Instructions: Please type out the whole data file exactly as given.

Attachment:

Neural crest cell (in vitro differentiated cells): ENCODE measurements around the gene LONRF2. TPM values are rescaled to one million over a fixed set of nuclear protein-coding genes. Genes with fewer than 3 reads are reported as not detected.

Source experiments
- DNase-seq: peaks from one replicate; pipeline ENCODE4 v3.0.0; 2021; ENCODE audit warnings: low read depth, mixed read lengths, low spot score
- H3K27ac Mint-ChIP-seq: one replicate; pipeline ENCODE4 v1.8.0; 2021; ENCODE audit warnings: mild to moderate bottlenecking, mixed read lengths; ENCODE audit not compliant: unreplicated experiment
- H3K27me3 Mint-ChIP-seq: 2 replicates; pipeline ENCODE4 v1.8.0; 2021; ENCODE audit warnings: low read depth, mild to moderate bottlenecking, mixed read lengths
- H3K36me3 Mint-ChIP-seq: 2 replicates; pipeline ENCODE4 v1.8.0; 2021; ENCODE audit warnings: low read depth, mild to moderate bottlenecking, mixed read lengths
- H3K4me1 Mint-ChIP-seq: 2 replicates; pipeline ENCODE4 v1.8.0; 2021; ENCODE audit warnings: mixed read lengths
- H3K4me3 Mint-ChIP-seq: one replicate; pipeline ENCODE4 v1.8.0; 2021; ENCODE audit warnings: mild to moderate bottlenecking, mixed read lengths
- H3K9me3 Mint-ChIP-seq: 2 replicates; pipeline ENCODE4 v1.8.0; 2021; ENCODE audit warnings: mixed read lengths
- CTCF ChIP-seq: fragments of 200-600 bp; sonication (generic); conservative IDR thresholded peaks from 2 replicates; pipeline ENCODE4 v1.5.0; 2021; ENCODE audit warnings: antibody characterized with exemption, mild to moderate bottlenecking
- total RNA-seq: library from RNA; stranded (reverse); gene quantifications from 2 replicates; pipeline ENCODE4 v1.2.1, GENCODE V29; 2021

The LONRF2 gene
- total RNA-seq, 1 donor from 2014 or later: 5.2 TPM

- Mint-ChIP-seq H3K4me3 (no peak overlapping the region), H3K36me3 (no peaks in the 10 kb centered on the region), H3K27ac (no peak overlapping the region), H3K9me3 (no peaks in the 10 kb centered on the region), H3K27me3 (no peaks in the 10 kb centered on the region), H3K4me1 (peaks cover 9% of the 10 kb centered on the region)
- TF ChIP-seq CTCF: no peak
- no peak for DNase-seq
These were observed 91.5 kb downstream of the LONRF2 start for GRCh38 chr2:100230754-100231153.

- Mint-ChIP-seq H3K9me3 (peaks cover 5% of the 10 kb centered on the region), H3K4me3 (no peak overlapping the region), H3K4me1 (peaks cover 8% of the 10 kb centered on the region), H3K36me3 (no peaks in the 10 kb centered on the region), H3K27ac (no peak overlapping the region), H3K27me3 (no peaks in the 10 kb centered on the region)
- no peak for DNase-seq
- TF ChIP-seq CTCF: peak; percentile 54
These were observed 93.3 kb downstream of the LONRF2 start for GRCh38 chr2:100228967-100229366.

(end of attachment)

Neural crest cell (in vitro differentiated cells): ENCODE measurements around the gene LONRF2. TPM values are rescaled to one million over a fixed set of nuclear protein-coding genes. Genes with fewer than 3 reads are reported as not detected.

Source experiments
- DNase-seq: peaks from one replicate; pipeline ENCODE4 v3.0.0; 2021; ENCODE audit warnings: low read depth, mixed read lengths, low spot score
- H3K27ac Mint-ChIP-seq: one replicate; pipeline ENCODE4 v1.8.0; 2021; ENCODE audit warnings: mild to moderate bottlenecking, mixed read lengths; ENCODE audit not compliant: unreplicated experiment
- H3K27me3 Mint-ChIP-seq: 2 replicates; pipeline ENCODE4 v1.8.0; 2021; ENCODE audit warnings: low read depth, mild to moderate bottlenecking, mixed read lengths
- H3K36me3 Mint-ChIP-seq: 2 replicates; pipeline ENCODE4 v1.8.0; 2021; ENCODE audit warnings: low read depth, mild to moderate bottlenecking, mixed read lengths
- H3K4me1 Mint-ChIP-seq: 2 replicates; pipeline ENCODE4 v1.8.0; 2021; ENCODE audit warnings: mixed read lengths
- H3K4me3 Mint-ChIP-seq: one replicate; pipeline ENCODE4 v1.8.0; 2021; ENCODE audit warnings: mild to moderate bottlenecking, mixed read lengths
- H3K9me3 Mint-ChIP-seq: 2 replicates; pipeline ENCODE4 v1.8.0; 2021; ENCODE audit warnings: mixed read lengths
- CTCF ChIP-seq: fragments of 200-600 bp; sonication (generic); conservative IDR thresholded peaks from 2 replicates; pipeline ENCODE4 v1.5.0; 2021; ENCODE audit warnings: antibody characterized with exemption, mild to moderate bottlenecking
- total RNA-seq: library from RNA; stranded (reverse); gene quantifications from 2 replicates; pipeline ENCODE4 v1.2.1, GENCODE V29; 2021

The LONRF2 gene
- total RNA-seq, 1 donor from 2014 or later: 5.2 TPM

- Mint-ChIP-seq H3K4me3 (no peak overlapping the region), H3K36me3 (no peaks in the 10 kb centered on the region), H3K27ac (no peak overlapping the region), H3K9me3 (no peaks in the 10 kb centered on the region), H3K27me3 (no peaks in the 10 kb centered on the region), H3K4me1 (peaks cover 9% of the 10 kb centered on the region)
- TF ChIP-seq CTCF: no peak
- no peak for DNase-seq
These were observed 91.5 kb downstream of the LONRF2 start for GRCh38 chr2:100230754-100231153.

- Mint-ChIP-seq H3K9me3 (peaks cover 5% of the 10 kb centered on the region), H3K4me3 (no peak overlapping the region), H3K4me1 (peaks cover 8% of the 10 kb centered on the region), H3K36me3 (no peaks in the 10 kb centered on the region), H3K27ac (no peak overlapping the region), H3K27me3 (no peaks in the 10 kb centered on the region)
- no peak for DNase-seq
- TF ChIP-seq CTCF: peak; percentile 54
These were observed 93.3 kb downstream of the LONRF2 start for GRCh38 chr2:100228967-100229366.